Due to poor crab meat quality test results conducted at the beginning of November, the Director of the California Department of Fish and Wildlife (CDFW) has issued a memo delaying the opening of the commercial Dungeness crab season in Fish and Game Districts 6, 7, 8 and 9 (Mendocino, Humboldt and Del Norte counties) for […]
Another night out under the lights. Here we have the F/V Seawave on the north end on Monteray Bay. The seiner is waiting for the light boat to build up squid and bring them to the surface. Sadly, it could be a long wait. Squid season has been a struggle this year with the warmer waters off the the California coast. Only time will time the outcome of this year's fishery. Good luck to all the other vampire fishermen out there. Best I can say, is that they are still coming. Of course, I thought there would be salmon in southeast Alaska this summer too!
The west coast is blowing up over recent news of a commercial and recreational ban of Dungeness crab along the California coast. This video focuses on ocean acidification, but highlights the dangers of an uncertain crab future.
By: Sherry Lippiatt, California Regional Coordinator for the NOAA Marine Debris Program
Marine debris along the California coast. (Photo Credit: Heal the Bay)
Some parts of Southern California have already had record rainfalls this wet season, thanks to storms that moved through in mid-September. The state desperately needs the rain, but not the marine debris that comes with it. Major rainstorms inevitably lead to runoff, which can mobilize and turn upstream litter into marine debris downstream. Unfortunately, this yearly influx of much-needed rains often translates to a surge of marine debris, or the “first flush.”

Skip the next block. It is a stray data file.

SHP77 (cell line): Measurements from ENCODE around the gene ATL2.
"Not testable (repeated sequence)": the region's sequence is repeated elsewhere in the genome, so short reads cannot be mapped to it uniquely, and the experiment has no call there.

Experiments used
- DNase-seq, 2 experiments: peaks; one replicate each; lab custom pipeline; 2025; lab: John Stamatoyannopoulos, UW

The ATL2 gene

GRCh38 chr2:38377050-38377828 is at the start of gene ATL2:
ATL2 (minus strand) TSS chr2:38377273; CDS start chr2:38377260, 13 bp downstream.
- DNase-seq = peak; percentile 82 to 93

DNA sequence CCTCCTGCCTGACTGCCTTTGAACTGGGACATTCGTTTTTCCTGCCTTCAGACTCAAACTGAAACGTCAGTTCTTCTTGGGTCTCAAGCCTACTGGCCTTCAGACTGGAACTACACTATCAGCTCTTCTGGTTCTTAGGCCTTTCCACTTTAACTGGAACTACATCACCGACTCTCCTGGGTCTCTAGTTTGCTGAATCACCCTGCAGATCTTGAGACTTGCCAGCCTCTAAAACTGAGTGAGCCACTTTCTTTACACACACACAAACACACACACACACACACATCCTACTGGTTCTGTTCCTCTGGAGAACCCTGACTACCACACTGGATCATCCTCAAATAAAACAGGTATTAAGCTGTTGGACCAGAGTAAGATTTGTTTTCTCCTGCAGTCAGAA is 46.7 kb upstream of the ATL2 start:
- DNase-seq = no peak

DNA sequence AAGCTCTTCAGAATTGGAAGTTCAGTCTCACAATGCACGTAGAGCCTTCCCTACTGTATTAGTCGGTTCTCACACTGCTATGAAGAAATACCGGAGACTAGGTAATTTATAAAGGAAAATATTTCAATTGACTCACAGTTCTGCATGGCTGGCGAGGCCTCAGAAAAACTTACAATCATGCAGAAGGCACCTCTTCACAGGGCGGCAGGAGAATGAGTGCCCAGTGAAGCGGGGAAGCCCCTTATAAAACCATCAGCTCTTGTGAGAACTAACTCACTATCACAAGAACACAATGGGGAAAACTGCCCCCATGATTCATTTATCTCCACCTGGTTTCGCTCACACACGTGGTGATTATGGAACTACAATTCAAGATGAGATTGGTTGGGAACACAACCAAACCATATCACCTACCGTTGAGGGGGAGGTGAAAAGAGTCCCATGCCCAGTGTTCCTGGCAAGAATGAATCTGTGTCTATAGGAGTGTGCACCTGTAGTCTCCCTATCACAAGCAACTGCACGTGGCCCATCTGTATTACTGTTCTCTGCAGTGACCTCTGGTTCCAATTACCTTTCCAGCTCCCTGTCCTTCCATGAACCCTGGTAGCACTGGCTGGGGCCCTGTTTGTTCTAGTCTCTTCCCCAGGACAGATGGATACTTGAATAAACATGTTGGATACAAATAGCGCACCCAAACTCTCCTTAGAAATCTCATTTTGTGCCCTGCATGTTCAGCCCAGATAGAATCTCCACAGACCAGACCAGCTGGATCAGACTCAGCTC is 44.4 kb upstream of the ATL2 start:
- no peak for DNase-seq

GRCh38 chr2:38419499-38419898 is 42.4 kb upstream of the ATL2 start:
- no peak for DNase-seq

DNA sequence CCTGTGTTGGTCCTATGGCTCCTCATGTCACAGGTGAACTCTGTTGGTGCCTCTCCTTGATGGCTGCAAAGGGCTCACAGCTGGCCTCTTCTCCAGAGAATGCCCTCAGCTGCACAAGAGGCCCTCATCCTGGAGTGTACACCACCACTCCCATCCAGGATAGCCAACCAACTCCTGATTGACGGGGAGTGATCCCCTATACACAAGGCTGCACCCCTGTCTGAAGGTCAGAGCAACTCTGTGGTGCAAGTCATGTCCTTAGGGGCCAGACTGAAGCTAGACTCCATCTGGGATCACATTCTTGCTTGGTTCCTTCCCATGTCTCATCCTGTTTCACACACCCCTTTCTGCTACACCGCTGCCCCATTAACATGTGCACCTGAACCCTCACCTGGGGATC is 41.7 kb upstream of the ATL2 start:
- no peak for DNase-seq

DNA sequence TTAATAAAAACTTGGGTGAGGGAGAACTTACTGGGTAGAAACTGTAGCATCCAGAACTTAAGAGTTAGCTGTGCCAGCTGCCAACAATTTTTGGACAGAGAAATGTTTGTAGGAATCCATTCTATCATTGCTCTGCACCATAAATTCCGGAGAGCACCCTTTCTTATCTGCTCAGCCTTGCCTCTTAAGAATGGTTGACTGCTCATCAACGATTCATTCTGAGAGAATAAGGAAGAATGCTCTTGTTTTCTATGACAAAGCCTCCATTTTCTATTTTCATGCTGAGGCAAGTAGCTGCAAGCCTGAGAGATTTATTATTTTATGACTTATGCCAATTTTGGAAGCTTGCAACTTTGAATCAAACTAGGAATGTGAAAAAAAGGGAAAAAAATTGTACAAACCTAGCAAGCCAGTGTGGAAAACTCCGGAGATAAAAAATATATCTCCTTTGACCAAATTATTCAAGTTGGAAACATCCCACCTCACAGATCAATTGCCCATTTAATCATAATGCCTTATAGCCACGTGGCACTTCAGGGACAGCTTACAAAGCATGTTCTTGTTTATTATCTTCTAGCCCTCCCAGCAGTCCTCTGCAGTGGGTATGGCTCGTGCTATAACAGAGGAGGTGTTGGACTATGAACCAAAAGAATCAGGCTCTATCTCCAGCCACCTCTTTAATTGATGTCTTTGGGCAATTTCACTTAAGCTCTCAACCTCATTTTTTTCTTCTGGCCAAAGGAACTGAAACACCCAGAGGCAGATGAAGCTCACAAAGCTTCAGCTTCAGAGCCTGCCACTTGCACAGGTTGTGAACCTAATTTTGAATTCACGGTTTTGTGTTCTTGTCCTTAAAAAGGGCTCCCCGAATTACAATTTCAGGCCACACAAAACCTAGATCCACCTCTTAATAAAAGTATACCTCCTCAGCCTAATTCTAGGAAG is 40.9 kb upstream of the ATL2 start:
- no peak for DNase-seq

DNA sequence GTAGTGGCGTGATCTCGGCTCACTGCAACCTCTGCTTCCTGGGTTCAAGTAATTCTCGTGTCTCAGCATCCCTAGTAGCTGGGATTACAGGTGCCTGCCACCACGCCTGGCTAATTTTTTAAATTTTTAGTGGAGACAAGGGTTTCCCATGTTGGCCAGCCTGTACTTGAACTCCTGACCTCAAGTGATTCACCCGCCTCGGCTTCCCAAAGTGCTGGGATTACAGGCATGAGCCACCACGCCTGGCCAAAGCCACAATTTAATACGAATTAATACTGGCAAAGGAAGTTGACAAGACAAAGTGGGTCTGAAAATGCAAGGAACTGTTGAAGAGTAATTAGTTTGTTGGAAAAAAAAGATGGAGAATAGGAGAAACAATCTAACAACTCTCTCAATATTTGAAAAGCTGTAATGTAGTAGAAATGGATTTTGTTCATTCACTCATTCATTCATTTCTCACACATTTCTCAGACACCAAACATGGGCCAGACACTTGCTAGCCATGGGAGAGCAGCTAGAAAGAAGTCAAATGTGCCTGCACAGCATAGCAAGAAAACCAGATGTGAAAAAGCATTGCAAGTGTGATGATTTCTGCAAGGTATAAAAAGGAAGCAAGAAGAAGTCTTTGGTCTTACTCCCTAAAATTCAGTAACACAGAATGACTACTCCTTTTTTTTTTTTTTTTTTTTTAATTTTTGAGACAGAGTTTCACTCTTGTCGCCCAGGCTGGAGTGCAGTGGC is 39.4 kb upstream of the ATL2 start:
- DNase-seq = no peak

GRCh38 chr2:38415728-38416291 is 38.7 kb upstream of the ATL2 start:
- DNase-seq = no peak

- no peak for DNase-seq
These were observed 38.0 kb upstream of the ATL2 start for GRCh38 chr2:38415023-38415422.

This year could be a particularly wet one for California. The National Weather Service is predicting a wetter than average year with El Niño, which brings more marine debris concerns, as sights such as seen in these photos are common after major winter storms.
So what can we do? For starters, the easiest thing is to…
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Alaska's largest sockeye salmon run has a rich history. Check out this amazing footage from the Alaska Film Archives. Boy, the times have changed. I'll be focusing on Bristol Bay videos the rest of the week, so stay tuned.
Bonus Video: I've posted it on the site before, but this is a shortened clip.
Dude! This video just nails it in everywhere! It's great to see familiar faces and boats among those amazing backdrops of southeast Alaska. This is exactly what the www.fishfilmfest.com is all about! The interviews are a nice touch to the overall package and the video makes me proud to be a fishermen. Way to go, Jarvis! #eatmoresalmon